Skip to content

Transparency obligations on climate risks – What does this mean for the real estate industry?

June 9, 2021

Tree, Plant, Conifer

FINMA has specified the transparency obligations for climate risks. From July 1, 2021, large banks and insurance companies will be required to provide qualitative and quantitative information on climate-related financial risks. This also has implications for real estate portfolios. 

FINMA has recently determined the transparency obligations for financial institutions with regard to climate risks. This means that banks and insurance companies (initially supervisory categories 1 and 2) must inform the public about the climate-related financial risks to which they are exposed. Specifically, they must describe the main climate-related financial risks and their impact on the company’s business strategy, business model, and financial planning (strategy). In addition, companies must disclose the process for the identification, assessment, and treatment of climate-related financial risks (risk management), as well as quantitative information (including their methodology).

Finally, institutions must formulate the key features of their governance structure in relation to climate-related financial risks. This obligation is closely aligned with the existing, globally established framework for the voluntary disclosure of climate risks as defined by the Task Force on Climate-related Financial Disclosures (TCFD). It can be assumed that other financial institutions, such as cantonal banks, will also be affected by the transparency obligations in the future. 

The impact of climate risks on the real estate sector

Climate risks refer to threats arising from climate change which can be divided into physical and transitory risks. Physical climate risks are threats that arise directly due to the exposure of properties – e.g. damage resulting from storms, floods, or extreme heat. Transitory risks are threats that arise from the transition to a climate-resilient and “net-zero” economy – e.g., political, regulatory, and reputational risks. A current example is future changes in COtaxes on fossil fuels.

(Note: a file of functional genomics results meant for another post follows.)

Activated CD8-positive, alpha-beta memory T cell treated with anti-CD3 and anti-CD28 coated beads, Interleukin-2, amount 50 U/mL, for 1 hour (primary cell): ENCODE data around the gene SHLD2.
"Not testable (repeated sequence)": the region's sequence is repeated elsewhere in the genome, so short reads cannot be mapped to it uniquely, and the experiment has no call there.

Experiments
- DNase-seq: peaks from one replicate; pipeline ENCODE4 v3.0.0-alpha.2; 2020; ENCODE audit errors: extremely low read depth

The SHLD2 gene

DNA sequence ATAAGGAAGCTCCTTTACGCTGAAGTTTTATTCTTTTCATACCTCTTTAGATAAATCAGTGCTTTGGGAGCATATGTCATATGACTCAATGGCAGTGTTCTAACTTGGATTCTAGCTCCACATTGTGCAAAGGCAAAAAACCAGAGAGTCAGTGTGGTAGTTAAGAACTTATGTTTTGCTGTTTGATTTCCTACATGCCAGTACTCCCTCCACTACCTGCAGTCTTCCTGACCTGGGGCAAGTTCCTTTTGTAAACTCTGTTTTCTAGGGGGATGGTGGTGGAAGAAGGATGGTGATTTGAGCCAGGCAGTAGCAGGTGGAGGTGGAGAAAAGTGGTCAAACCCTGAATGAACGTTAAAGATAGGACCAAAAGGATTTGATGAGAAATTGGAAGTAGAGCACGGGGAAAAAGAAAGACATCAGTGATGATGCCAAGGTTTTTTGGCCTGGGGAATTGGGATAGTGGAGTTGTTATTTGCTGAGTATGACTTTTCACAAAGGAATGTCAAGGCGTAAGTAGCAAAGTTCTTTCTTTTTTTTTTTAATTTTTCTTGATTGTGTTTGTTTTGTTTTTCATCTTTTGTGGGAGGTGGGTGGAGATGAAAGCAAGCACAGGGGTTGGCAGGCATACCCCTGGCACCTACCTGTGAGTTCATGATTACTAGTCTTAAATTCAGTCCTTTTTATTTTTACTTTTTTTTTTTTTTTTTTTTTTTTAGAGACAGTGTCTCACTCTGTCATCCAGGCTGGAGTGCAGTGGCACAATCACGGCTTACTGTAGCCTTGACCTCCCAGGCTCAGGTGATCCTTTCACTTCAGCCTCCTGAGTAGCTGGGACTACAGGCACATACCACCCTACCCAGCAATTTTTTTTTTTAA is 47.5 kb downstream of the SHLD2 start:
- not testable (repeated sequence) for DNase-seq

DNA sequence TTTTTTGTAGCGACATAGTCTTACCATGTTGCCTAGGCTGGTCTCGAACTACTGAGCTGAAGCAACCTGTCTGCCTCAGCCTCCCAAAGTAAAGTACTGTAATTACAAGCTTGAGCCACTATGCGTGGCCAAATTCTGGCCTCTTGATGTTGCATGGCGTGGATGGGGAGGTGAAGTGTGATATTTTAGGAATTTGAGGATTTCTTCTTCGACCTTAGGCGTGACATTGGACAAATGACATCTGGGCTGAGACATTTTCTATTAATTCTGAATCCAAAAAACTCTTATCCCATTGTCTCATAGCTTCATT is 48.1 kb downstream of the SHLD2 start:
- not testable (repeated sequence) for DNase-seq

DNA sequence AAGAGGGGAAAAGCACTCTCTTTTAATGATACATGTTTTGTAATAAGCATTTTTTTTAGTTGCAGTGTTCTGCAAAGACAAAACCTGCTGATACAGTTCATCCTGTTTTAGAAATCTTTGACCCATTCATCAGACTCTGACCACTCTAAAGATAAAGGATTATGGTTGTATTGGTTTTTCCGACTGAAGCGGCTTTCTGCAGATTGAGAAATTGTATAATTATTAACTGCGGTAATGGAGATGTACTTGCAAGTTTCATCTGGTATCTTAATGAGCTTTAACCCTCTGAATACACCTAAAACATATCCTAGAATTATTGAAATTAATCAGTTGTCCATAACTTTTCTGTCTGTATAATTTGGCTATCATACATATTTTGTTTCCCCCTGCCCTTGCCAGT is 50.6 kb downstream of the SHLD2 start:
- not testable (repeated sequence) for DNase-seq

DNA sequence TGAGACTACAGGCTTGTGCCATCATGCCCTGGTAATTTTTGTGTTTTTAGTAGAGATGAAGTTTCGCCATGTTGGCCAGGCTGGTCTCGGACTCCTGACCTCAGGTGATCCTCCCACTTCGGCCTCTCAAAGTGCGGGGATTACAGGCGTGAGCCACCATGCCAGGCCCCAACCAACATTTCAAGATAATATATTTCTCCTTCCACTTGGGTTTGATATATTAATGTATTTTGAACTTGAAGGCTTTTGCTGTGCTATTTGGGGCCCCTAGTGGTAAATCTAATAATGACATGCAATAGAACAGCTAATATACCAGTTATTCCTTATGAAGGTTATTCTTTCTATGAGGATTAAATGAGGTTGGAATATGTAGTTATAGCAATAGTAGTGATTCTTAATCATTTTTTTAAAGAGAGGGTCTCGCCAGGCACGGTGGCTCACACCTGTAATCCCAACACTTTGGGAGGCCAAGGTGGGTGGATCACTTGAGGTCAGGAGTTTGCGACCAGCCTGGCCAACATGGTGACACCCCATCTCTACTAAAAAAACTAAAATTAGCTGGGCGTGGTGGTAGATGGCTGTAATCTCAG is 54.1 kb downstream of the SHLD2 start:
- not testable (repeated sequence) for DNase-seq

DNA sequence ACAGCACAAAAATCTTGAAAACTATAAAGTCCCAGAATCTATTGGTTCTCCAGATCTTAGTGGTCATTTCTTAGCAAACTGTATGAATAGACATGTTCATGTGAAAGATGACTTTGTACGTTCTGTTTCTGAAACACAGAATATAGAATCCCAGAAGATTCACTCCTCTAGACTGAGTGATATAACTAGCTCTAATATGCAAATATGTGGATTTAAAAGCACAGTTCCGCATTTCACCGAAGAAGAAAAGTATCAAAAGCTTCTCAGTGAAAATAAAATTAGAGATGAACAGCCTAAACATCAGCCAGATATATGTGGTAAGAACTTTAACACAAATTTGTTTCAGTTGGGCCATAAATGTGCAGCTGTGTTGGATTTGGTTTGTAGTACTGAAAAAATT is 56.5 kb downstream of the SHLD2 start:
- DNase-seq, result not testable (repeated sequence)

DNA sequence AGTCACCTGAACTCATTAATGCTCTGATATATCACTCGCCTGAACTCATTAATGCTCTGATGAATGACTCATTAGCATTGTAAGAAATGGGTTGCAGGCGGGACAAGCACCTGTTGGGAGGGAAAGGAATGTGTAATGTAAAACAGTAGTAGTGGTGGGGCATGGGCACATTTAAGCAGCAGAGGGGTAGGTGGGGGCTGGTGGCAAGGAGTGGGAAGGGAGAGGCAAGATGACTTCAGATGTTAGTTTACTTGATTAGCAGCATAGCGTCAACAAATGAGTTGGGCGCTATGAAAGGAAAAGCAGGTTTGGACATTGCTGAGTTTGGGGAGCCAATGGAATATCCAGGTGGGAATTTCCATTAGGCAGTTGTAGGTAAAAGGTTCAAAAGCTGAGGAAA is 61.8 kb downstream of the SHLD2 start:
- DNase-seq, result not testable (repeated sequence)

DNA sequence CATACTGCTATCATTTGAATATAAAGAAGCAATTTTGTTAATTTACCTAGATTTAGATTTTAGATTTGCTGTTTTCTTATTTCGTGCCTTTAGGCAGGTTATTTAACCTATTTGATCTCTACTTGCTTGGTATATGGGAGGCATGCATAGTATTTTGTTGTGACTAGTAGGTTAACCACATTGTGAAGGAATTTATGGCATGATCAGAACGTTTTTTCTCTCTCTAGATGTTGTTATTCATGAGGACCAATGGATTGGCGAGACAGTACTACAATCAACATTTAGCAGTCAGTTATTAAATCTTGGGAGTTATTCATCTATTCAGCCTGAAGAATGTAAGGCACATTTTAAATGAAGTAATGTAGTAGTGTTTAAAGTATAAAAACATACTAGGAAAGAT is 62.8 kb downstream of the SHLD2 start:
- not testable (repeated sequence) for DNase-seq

The disclosure of climate-related financial risks creates new challenges for the real estate sector. This is because climate risk considerations are important for risk management, as well as for the disclosure obligation. For example, they can be used to better understand the credit risk of mortgage portfolios or the risk of stranded assets in real estate portfolios.

Data and models as the key to achieving goals 

Wüest Partner has the expertise and models to perform a holistic risk analysis, meaning that climate risk models can be seamlessly integrated into risk management assessments. The key to this is diverse, high-resolution, and area-wide data sets. On this basis, it is possible to understand and concretely name physical climate risks such as the impact of storms, extreme precipitation, or heat on building portfolios. Transitory risks can be quantified, for example, by modeling the COemissions of properties and scenarios on the future COprice.